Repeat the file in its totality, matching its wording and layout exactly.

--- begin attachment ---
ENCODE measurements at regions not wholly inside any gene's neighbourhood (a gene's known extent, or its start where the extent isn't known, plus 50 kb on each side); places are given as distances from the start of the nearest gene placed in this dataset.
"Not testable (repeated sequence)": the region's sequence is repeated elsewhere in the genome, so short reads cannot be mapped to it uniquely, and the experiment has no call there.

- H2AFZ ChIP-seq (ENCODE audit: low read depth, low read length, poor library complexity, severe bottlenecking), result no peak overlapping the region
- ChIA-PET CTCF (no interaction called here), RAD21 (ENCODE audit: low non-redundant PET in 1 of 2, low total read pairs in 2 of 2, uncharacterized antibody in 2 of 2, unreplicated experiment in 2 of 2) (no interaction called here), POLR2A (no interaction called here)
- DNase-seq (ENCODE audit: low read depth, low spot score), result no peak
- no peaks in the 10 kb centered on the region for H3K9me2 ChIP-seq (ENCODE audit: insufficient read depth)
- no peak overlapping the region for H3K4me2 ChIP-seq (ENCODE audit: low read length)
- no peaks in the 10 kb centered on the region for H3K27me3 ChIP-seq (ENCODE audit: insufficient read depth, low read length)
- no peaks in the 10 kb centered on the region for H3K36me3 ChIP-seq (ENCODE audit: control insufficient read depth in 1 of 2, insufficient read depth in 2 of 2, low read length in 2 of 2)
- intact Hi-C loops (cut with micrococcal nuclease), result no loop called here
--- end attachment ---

ENCODE measurements at regions not wholly inside any gene's neighbourhood (a gene's known extent, or its start where the extent isn't known, plus 50 kb on each side); places are given as distances from the start of the nearest gene placed in this dataset.
"Not testable (repeated sequence)": the region's sequence is repeated elsewhere in the genome, so short reads cannot be mapped to it uniquely, and the experiment has no call there.

- H2AFZ ChIP-seq (ENCODE audit: low read depth, low read length, poor library complexity, severe bottlenecking), result no peak overlapping the region
- ChIA-PET CTCF (no interaction called here), RAD21 (ENCODE audit: low non-redundant PET in 1 of 2, low total read pairs in 2 of 2, uncharacterized antibody in 2 of 2, unreplicated experiment in 2 of 2) (no interaction called here), POLR2A (no interaction called here)
- DNase-seq (ENCODE audit: low read depth, low spot score), result no peak
- no peaks in the 10 kb centered on the region for H3K9me2 ChIP-seq (ENCODE audit: insufficient read depth)
- no peak overlapping the region for H3K4me2 ChIP-seq (ENCODE audit: low read length)
- no peaks in the 10 kb centered on the region for H3K27me3 ChIP-seq (ENCODE audit: insufficient read depth, low read length)
- no peaks in the 10 kb centered on the region for H3K36me3 ChIP-seq (ENCODE audit: control insufficient read depth in 1 of 2, insufficient read depth in 2 of 2, low read length in 2 of 2)
- intact Hi-C loops (cut with micrococcal nuclease), result no loop called here